We are outnumbered, outplanned: but if you can adapt and bring in a few strong skills from outside the organization (maybe defensive metrics? maybe different attitudes about pitch selection) you can "master the element of surprise" and even if we lose the battle, we can win the war.

So, who is it going to be? Berrios? Sano? Buxton? Chargois? Any of them...all of them...because while our general might need a right hand man, there's more to it that one silver bullet, or one pump up song


#ParkBloom: The lost poetics of Byung-Ho's bombs

On perhaps the most beautiful day Minnesotans have seen in 2016, fans of the local ball club were treated to sunshine, cold beer and a dream-like state in which, we we had gone almost 48 whole hours without a loss.

But still there was unrest, muttering and snarls at the young hitters. "NOT A HOME RUN, MAUER!" when the resurgent catcher ripped a screamer up the middle, straight into a second baseman's glove. "SWING THE BAT, BIG BOY!" when Miguel Sano spat on border line pitch after border line pitch. "ARCIA, WHAT ARE YOU EVEN...I JUST...UGH...." they bemoaned and the erstwhile fan favorite.

Somewhere, I like to think that the newest target of fan abuse, Korean slugger Byung-Ho Park, was blissfully unaware of the groans and ignorant remarks about him. ("He don't speak any English," and "Bung-hole" were two particular gems.) I like to think, even though I speak no Korean and have know way of knowing for sure, that there are things he feels that he cannot say, thoughts and ideas lost in translation.

Mercifully, one large thing not lost in translation is this power.

After celebrating with teammates, in the approved, high-fiving, helmet-slapping way, Park was left alone with his thoughts. His pride. The honor of being able to play at the highest level. His new friends and the cheers of the people so far from home.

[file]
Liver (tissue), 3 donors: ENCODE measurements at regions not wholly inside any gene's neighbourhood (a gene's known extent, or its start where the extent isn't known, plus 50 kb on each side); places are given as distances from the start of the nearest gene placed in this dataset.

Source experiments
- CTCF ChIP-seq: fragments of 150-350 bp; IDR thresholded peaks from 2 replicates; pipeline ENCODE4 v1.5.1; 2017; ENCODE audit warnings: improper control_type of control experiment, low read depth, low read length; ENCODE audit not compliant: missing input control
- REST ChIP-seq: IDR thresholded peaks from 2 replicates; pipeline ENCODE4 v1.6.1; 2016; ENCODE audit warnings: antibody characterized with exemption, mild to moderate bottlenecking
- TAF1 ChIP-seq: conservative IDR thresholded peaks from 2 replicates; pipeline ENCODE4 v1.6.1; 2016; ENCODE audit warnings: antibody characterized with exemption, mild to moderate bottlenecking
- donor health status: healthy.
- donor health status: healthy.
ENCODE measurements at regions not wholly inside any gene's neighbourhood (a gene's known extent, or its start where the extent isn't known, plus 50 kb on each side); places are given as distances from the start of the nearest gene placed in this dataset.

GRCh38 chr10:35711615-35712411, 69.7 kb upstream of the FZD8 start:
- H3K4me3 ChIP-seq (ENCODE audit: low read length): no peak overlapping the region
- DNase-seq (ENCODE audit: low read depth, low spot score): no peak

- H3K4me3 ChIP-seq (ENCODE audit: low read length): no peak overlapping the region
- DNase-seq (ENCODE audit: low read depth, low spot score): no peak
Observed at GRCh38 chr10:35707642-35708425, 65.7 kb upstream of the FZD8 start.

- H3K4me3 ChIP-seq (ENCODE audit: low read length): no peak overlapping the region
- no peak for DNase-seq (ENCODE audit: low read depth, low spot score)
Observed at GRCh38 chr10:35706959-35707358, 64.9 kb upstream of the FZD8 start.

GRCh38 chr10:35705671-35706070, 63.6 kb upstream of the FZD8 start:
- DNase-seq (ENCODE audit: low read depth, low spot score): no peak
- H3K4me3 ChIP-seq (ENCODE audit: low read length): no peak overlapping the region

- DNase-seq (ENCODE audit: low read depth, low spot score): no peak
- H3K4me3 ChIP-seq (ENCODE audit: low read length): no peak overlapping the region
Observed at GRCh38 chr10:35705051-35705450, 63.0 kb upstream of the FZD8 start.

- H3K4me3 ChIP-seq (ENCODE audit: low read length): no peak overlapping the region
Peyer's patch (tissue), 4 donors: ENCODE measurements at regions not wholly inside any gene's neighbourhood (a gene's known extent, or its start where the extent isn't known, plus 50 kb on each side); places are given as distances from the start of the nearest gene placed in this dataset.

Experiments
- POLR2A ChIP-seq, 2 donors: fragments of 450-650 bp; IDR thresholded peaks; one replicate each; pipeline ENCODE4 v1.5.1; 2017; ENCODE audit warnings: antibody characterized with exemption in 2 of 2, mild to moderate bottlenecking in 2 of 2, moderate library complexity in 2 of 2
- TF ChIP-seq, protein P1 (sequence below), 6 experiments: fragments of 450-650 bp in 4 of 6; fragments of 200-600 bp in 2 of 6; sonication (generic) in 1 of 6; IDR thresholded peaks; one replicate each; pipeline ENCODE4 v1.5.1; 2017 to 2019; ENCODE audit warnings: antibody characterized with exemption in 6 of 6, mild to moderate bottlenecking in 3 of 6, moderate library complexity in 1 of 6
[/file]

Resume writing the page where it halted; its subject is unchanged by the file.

All too suddenly, the reporters were there to squeeze into strange and foreign words all the personal feelings of the moment. How did he feel about this bomb?...like a gentle zephyr had caught hold of his heart, like he was buoyant, airborne, "the wind is back," he smiled...

...and his interpreter explained "the wind was blowing out."

Korea's Reunification Arch
How did it feel to win again? Of course it felt good, but better than good: "affirming, invigorating, as though the storm clouds of our souls have been broken apart, and the rain drop tears of fans have stopped, and now we make the beautiful music of bat, and ball, and glove and tong-il a unification and coherence of all the team..."

...and his interpreter explained "it feels good, yesterday we broke the losing streak, today it's a two game winning streak. It feels good to hear music again."

The reporters smiled, Park smiled, the translator smiled.

Words may vanish like gossamer in the summer air, but the memories of this home run would last for everyone, and perhaps that's the true poetry.